If you are going to file a wrongful death lawsuit, there are some things to know. This guide lists 5 things to know before filing a wrongful death lawsuit.

Enduring the death of a spouse, parent, child, or other loved one is among the most traumatic and devastating life events you can experience. Even if the death is expected, or even welcome as the culmination of a long and painful disease, it will take a substantial toll on those who are left behind.

Unfortunately, that experience is even more painful and difficult if the death was preventable. If there is a particular person or entity whose negligence caused or contributed to your loved one’s demise, you are entitled to file a wrongful death lawsuit. Let’s take a closer look at this process.

1. First of All, What Is Wrongful Death?

There are two ways for wrongful death to occur. One is through negligence. For example, let’s say that an automaker installed faulty brakes on a vehicle — or that a mechanic working on that car forgot to fully tighten the lug nuts after replacing a tired. If these issues cause an accident, and someone dies in that accident, the car company or mechanic might be held liable.

The other type of wrongful death is an intentional action. Even if an individual is found guilty of murder in a criminal trial, they can still be sued for wrongful death in civil court by the decedent’s family.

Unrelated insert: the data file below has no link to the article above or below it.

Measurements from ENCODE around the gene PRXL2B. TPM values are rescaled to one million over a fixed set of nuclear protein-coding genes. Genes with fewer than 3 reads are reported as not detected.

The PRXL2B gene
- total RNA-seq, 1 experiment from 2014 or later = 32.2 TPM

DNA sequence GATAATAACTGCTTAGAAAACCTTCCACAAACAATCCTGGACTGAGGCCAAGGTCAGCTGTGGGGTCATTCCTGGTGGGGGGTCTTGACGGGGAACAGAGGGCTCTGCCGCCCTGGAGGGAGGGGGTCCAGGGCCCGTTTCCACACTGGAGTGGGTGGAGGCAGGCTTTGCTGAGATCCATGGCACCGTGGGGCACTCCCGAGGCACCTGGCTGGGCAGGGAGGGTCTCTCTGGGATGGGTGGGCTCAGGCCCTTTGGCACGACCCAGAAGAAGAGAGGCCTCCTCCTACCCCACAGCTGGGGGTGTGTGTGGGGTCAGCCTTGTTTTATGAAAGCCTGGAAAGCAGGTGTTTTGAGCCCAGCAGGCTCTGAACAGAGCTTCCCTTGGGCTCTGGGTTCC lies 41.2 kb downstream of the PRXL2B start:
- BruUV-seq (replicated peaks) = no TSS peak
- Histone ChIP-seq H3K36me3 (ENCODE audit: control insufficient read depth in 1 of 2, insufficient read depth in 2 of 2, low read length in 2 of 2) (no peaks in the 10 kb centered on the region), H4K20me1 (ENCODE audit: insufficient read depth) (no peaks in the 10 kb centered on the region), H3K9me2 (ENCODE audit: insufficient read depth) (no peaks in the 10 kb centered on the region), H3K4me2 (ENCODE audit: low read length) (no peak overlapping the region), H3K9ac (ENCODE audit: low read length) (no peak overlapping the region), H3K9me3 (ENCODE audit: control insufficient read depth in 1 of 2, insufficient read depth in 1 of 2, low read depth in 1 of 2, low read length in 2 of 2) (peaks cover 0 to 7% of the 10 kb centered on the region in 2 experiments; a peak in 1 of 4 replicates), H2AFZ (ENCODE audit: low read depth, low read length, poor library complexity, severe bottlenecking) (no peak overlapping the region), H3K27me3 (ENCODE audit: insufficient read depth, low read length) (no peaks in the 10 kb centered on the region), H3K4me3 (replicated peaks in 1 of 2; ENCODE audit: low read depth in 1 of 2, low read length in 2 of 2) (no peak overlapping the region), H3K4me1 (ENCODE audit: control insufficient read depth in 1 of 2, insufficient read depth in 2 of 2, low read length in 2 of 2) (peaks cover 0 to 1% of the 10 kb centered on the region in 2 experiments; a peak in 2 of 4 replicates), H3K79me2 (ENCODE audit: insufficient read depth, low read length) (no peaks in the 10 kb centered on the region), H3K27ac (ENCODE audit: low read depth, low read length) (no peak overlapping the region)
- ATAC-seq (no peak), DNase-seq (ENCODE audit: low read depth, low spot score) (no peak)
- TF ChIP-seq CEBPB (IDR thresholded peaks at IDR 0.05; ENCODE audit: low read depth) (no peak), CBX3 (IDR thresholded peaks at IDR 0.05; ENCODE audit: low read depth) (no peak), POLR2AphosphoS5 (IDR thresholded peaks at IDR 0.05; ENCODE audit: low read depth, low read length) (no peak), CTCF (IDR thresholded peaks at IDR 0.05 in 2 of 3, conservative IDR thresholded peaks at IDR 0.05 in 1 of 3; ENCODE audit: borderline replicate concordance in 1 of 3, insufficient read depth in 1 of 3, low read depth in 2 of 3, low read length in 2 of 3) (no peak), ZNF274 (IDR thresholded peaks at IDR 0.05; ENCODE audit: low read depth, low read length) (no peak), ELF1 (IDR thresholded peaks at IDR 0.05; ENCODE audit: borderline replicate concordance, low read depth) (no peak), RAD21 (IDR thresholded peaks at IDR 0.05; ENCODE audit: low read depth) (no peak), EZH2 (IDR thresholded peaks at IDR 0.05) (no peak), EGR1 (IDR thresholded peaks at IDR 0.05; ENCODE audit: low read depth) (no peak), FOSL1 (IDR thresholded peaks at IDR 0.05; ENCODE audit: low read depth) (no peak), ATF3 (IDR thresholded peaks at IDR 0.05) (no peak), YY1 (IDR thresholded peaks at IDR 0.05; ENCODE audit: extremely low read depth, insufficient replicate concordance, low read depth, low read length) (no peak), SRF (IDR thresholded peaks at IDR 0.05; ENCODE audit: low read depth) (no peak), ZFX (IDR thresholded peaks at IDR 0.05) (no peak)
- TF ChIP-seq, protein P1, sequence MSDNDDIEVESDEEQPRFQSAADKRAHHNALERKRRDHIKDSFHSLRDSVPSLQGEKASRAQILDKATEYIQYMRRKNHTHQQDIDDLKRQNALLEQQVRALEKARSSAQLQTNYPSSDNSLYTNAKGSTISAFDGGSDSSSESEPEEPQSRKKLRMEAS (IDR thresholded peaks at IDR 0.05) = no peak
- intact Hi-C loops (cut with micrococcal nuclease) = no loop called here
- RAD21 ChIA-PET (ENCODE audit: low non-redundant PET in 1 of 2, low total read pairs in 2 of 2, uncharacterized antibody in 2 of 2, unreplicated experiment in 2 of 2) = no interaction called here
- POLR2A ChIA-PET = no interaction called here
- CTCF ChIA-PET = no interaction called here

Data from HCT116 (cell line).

2. What Is the Purpose of a Wrongful Death Lawsuit?

The purpose of a wrongful death suit is to compensate the relatives of the decedent. This compensation is called “damages” and it refers to a monetary amount the defendant in such a suit must pay.

Damages for wrongful death can include:

  • Hospital, funeral, and burial costs
  • Loss of income
  • Loss of companionship or support
  • Loss of consortium
  • Mental anguish
  • Pain and suffering
  • Loss of quality of life

There are other damages that can be named in a lawsuit. Additionally, not all of the aforementioned ones are allowable in every state.

3. Who Can Bring This Lawsuit?

Generally, it is the next of kin who is eligible to file this suit. If the next of kin is a minor child, a legal guardian or custodian may file the suit on their behalf. In some states, stepparents, grandparents, or dependents can also become the plaintiff in a wrongful death case.

4. What About the Statutes of Limitations?

Depending on the state in which the suit is filed, the next of kin generally has between one and three years after the death to commence the claim. Although settling an estate is a time-consuming and emotionally draining task, it’s important not to delay the first steps of taking legal action if you wish to file a lawsuit against negligent parties.

5. Is a Wrongful Death Attorney Necessary?

For all intents and purposes, yes. This area of wrongful death law is extremely complicated and difficult to navigate, so a bereaved family member really needs an experienced lawyer on their side. The attorney can take care of all legal concerns, which frees up the family members to grieve their loss in a timely fashion and deal with the practical concerns of the estate.

If You Feel You Have a Valid Wrongful Death Claim

The very first step in pursuing a wrongful death lawsuit is to contact an attorney. They will offer a complimentary consultation, at which you can ask questions and unburden yourself of some of your anguish.

The attorney will decide whether or not to take your case; if they do take it, you will have an ally on your side throughout the entire process.

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